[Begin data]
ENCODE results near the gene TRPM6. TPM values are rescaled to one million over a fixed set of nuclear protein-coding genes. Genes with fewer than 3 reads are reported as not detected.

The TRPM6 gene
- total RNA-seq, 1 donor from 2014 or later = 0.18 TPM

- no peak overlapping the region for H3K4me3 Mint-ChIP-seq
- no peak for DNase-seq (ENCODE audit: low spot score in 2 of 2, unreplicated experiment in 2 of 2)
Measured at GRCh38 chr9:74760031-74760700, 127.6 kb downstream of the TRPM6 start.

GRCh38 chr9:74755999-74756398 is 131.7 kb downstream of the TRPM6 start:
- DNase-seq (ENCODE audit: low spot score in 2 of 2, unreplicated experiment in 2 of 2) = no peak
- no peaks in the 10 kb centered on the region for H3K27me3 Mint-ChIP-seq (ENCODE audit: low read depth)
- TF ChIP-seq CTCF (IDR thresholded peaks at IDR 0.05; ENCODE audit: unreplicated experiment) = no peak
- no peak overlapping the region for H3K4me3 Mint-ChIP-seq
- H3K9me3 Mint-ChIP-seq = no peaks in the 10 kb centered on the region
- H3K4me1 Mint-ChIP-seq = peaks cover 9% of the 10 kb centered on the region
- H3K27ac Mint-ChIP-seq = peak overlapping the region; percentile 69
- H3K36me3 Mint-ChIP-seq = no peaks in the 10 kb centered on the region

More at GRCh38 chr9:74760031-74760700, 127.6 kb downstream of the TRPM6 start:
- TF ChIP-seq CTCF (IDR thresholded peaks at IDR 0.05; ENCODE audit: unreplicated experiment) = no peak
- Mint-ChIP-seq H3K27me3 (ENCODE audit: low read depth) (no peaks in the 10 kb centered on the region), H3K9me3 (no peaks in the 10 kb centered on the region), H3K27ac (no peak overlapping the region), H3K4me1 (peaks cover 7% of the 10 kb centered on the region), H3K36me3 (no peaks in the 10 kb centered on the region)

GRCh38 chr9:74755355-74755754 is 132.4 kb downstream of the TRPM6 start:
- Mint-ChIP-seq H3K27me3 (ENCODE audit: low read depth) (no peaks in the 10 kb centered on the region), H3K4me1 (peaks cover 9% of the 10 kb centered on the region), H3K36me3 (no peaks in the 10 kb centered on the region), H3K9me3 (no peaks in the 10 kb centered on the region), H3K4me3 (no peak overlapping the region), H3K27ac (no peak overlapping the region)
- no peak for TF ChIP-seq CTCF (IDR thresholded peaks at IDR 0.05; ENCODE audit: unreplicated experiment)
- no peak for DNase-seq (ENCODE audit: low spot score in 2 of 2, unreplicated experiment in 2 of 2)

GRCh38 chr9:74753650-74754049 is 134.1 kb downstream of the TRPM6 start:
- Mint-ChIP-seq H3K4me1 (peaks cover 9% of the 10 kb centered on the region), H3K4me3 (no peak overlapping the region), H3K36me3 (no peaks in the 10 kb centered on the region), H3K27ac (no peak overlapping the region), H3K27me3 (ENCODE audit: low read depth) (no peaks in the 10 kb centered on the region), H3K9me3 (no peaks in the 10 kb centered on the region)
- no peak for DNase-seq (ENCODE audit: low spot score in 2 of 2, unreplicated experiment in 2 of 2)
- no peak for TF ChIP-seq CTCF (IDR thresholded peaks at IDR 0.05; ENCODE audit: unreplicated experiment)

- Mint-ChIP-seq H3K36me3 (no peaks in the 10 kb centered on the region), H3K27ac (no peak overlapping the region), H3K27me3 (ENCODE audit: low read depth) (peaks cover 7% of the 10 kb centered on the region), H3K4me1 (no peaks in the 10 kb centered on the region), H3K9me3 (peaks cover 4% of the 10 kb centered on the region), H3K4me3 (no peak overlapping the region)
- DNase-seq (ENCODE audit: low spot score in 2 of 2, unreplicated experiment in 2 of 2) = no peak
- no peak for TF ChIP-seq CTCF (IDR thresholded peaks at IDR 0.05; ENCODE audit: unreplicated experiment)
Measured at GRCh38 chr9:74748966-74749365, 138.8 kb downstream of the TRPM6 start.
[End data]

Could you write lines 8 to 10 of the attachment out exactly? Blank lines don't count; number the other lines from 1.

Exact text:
- DNase-seq (ENCODE audit: low spot score in 2 of 2, unreplicated experiment in 2 of 2) = no peak
- no peaks in the 10 kb centered on the region for H3K27me3 Mint-ChIP-seq (ENCODE audit: low read depth)
- TF ChIP-seq CTCF (IDR thresholded peaks at IDR 0.05; ENCODE audit: unreplicated experiment) = no peak